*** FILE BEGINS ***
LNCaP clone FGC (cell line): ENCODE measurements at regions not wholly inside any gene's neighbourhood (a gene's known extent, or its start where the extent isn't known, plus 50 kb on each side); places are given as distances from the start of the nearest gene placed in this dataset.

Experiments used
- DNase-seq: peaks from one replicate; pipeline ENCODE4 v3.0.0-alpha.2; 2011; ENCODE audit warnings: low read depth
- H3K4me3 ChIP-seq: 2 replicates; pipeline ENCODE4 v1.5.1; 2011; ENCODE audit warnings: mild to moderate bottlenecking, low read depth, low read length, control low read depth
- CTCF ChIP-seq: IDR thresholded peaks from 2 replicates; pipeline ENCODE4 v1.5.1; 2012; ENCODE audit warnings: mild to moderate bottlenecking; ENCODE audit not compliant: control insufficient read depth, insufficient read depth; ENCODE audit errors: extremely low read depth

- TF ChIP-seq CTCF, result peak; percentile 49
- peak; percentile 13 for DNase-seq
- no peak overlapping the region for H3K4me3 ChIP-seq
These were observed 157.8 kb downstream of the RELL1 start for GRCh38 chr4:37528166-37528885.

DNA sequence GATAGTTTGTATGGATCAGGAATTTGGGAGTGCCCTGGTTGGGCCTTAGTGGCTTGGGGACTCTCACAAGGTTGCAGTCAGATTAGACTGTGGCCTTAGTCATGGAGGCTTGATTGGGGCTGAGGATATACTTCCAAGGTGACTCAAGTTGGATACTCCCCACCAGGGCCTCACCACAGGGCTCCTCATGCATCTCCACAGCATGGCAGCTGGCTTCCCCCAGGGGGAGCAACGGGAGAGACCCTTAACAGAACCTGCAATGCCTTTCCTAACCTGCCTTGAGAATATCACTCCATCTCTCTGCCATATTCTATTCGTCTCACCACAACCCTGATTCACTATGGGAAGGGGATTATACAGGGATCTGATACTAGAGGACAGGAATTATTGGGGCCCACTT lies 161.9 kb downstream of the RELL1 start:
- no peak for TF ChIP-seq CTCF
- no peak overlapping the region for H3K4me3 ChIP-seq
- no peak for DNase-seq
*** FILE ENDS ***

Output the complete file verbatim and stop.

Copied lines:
LNCaP clone FGC (cell line): ENCODE measurements at regions not wholly inside any gene's neighbourhood (a gene's known extent, or its start where the extent isn't known, plus 50 kb on each side); places are given as distances from the start of the nearest gene placed in this dataset.

Experiments used
- DNase-seq: peaks from one replicate; pipeline ENCODE4 v3.0.0-alpha.2; 2011; ENCODE audit warnings: low read depth
- H3K4me3 ChIP-seq: 2 replicates; pipeline ENCODE4 v1.5.1; 2011; ENCODE audit warnings: mild to moderate bottlenecking, low read depth, low read length, control low read depth
- CTCF ChIP-seq: IDR thresholded peaks from 2 replicates; pipeline ENCODE4 v1.5.1; 2012; ENCODE audit warnings: mild to moderate bottlenecking; ENCODE audit not compliant: control insufficient read depth, insufficient read depth; ENCODE audit errors: extremely low read depth

- TF ChIP-seq CTCF, result peak; percentile 49
- peak; percentile 13 for DNase-seq
- no peak overlapping the region for H3K4me3 ChIP-seq
These were observed 157.8 kb downstream of the RELL1 start for GRCh38 chr4:37528166-37528885.

DNA sequence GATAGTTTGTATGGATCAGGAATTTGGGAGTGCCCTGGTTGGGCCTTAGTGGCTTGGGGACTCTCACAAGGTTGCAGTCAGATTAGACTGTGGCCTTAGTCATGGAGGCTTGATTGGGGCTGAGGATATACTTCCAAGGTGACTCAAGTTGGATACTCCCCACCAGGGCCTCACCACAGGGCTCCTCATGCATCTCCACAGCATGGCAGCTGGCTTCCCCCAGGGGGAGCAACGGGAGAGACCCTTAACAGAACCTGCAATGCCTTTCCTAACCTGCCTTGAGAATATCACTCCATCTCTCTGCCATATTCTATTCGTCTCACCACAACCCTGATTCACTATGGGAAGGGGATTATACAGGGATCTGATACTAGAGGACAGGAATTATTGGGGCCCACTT lies 161.9 kb downstream of the RELL1 start:
- no peak for TF ChIP-seq CTCF
- no peak overlapping the region for H3K4me3 ChIP-seq
- no peak for DNase-seq